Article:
Tuesday, January 23, 2007

The Missing Photos

Archiving the family photographs, unless one is exceptionally diligent, always is a bit of an imprecise endeavor. Albums are big and heavy, hard to organize, and, because they are somewhat expensive, have a tendency to "edit" those pictures that may not "make the grade." Shoe boxes, while inclusive and simple to use, also tend to "bury" a wanted photo- "Let me think, was it '97 or '98? It's here somewhere..." Digital storage is the newest option, certainly more compact, but as the number of image files grows, it too becomes unwieldy. Its fate in long-term storage may be susceptible to other pitfalls as well.

But none of these issues address the situation of deliberately destroying photos that may be deemed "unseemly" in the context of family history. In the early sixties, my parents attended a "neighborhood" party. A group of couples converged for an evening of socialization and cocktails- no children present. A camera was present and evidently after several drinks pictures were taken of various couples in passionate embraces. These couples were not married. To each other, that is.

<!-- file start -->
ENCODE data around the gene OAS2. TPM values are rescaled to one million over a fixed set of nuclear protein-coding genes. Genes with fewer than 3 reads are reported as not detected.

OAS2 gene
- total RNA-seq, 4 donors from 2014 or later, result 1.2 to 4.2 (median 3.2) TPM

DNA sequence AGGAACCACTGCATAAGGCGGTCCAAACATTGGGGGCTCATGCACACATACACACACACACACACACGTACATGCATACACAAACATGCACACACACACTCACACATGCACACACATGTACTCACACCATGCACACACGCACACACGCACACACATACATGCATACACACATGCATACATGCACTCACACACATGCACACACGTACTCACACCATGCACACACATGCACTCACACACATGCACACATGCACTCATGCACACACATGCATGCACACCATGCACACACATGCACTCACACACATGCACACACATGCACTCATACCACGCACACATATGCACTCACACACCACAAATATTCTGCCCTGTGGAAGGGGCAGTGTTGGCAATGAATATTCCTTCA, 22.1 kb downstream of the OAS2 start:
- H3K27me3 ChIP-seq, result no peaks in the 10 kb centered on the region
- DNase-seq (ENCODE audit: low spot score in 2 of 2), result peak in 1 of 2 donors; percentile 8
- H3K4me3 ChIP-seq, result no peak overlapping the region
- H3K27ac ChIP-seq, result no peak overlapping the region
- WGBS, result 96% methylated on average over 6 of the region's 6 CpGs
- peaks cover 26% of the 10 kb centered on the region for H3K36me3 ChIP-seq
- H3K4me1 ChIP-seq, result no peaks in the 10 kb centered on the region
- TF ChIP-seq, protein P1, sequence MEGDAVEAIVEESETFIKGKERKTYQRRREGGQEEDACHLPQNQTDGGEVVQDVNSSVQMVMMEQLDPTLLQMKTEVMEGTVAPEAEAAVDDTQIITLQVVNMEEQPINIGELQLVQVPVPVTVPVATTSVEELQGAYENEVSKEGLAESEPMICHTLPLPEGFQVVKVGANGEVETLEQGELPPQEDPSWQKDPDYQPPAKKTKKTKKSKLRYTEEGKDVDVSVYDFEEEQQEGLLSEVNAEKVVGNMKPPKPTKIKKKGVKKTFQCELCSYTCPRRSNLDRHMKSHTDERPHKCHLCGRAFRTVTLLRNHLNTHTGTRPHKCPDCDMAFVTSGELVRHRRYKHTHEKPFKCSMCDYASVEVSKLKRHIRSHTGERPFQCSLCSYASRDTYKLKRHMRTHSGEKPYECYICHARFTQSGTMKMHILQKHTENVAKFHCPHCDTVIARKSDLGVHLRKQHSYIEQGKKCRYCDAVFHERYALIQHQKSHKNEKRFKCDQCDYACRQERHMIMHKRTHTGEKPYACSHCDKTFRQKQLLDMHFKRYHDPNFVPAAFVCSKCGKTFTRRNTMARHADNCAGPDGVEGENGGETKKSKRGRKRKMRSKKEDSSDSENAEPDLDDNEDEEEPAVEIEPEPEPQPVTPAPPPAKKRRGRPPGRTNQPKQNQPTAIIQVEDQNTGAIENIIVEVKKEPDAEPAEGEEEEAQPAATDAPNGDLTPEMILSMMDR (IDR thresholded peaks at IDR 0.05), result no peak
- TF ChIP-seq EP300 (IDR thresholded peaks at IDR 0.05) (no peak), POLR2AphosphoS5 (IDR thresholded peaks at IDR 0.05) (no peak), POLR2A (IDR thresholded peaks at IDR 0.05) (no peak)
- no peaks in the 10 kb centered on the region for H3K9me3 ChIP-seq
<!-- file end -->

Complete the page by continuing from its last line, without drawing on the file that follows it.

These pictures were processed and remained in the bottom of the family's photo shoe box for many years. I would look at them from time to time, wondering just what our parents had been thinking. And then, they were gone. There isn't any chance of my children finding a similar cache- we barely know our neighbors. Perhaps it is better that those pictures have gone missing. What were no doubt innocent party games in the "soaring sixties" have grown in the imagination to something more exotic and daring...

... on the other hand, perhaps they're already on Flickr?

By Professor Batty



1 Comments:

Blogger Rose said...

Your story reminded me of my grandmother's photo album. In her oldest album, when she was newly married and a young mother, every picture of her husband had been ripped out. The album has missing pictures, pictures torn in half...and so on. No one knows what her first husband looked like, or any details of his life. Family legend has it that they were the most handsome couple in their small town, he was the son of a prominent banker, and that he embezzled money from his father's bank. After which time my grandmother divorced him and seldom mentioned his name or existence again. Amazingly, my mother didn't know until she was an adult that her sister was actually her half-sister, with a different father entirely!

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